In his studies The Origins of Totalitarian Democracy (1952) and Political Messianism (1960), the Israeli historian Jacob Talmon brought this approach closer to the present by arguing, against Isaiah Berlin, that the most significant feature of European political thought in the eighteenth and nineteenth centuries was not its rationalism, which might have led it in a liberal direction, but rather the new religious fervor and messianic expectations with which modern democratic ideas became infused. In the frenzy of the French Revolution reason had ceased to be reasonable and democracy had become an ersatz religion for modern men bereft of traditional faith in the beyond. Only in these religious terms, Talmon thought, can we understand how the modern democratic ideal became a bloody tyrannical dream in the twentieth century.

Another apparently convincing story. But which of these two stories will our historian choose to tell? If he is like most historians, that may well depend on which intellectual and political aspects of modern tyranny he feels deserve our attention. If he is trying to understand exclusively the brutality of Soviet “planning,” the Nazis’ chillingly efficient program to exterminate the Jews, the methodical self-destruction of Cambodia, the programs of ideological indoctrination, the paranoid webs of informers and secret police—if he wants to explain how these tyrannical practices were conceived and defended, he might be tempted to blame a heartless intellectual rationalism that crushed all in its path. If, on the other hand, he is struck by the role in modern tyranny played by the idolization of blood and soil, the hysterical obsession with racial categories, the glorification of revolutionary violence as a purifying force, the cults of personality, and the orgiastic mass rallies, he will be tempted to say that reason collapsed before irrational passions that had migrated from religion to politics. And if our historian is more ambitious still, and wants to explain both classes of phenomena? At that point he will have to abandon the history of ideas.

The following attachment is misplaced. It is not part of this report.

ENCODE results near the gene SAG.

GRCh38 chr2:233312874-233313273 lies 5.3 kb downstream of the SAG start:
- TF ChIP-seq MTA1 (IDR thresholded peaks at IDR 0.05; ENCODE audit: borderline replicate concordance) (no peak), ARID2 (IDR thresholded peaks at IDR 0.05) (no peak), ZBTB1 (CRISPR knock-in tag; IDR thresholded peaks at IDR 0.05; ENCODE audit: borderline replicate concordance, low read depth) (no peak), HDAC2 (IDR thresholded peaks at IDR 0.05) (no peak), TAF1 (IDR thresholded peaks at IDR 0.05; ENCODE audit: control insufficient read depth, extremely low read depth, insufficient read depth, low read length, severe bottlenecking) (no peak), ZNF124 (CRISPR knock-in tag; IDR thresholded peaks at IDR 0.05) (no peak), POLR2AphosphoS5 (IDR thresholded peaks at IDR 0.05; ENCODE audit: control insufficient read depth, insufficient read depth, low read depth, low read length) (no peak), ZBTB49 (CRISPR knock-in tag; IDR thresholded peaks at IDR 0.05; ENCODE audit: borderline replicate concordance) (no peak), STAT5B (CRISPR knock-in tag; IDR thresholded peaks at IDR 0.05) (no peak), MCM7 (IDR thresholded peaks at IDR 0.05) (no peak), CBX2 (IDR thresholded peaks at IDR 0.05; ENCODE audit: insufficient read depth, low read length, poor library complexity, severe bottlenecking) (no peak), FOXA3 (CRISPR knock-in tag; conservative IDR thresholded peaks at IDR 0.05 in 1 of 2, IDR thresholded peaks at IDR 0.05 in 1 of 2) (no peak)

There is another way of investigating intellectual philotyranny, however. And that is to examine the social history of intellectuals in European political life, rather than the history of the ideas they held. Here, too, there are standard accounts that offer plausible explanations of philotyranny in the twentieth century. The most popular story is taken from the French experience. It begins with the Dreyfus Affair, which is portrayed by one and all as having expelled French intellectuals from the glades of l’art pour l’art and alerted them to their higher calling as moral watchmen over the modern state. The chapters that follow can be recited by every French schoolchild: the skirmishes between republican Dreyfusards and their Catholic-nationalist opponents; the splits over the Russian Revolution and the Popular Front after World War I; the intellectual and political compromises of Vichy; the dominance of Sartre’s existential Marxism after the war; the sharp divisions among intellectuals over Algeria; the revival of left-radicalism after May ‘68; the crise de conscience after the publication of Solzhenitsyn’s Gulag Archipelago in the 1970s, and the development of a liberal-republican consensus in the Mitterrand years.

The morals drawn from this story differ, however, depending on the political leanings of the narrator. As told by Jean-Paul Sartre this story became a heroic myth about the rise of the solitary “committed” intellectual who asserted his “singular universality” against the dominant ideology of bourgeois society and the tyrannical systems it had bred in Europe (fascism) and abroad (colonialism). In his influential Plaidoyer pour les intellectuels, texts of lectures given in 1965, Sartre portrayed the intellectual as a left-wing Jeanne d’Arc who stands for what is essentially human against the inhuman forces of economic and political “power,” and also against those reactionary cultural forces, including traitorous fellow writers, whose work “objectively” supports the modern tyrant.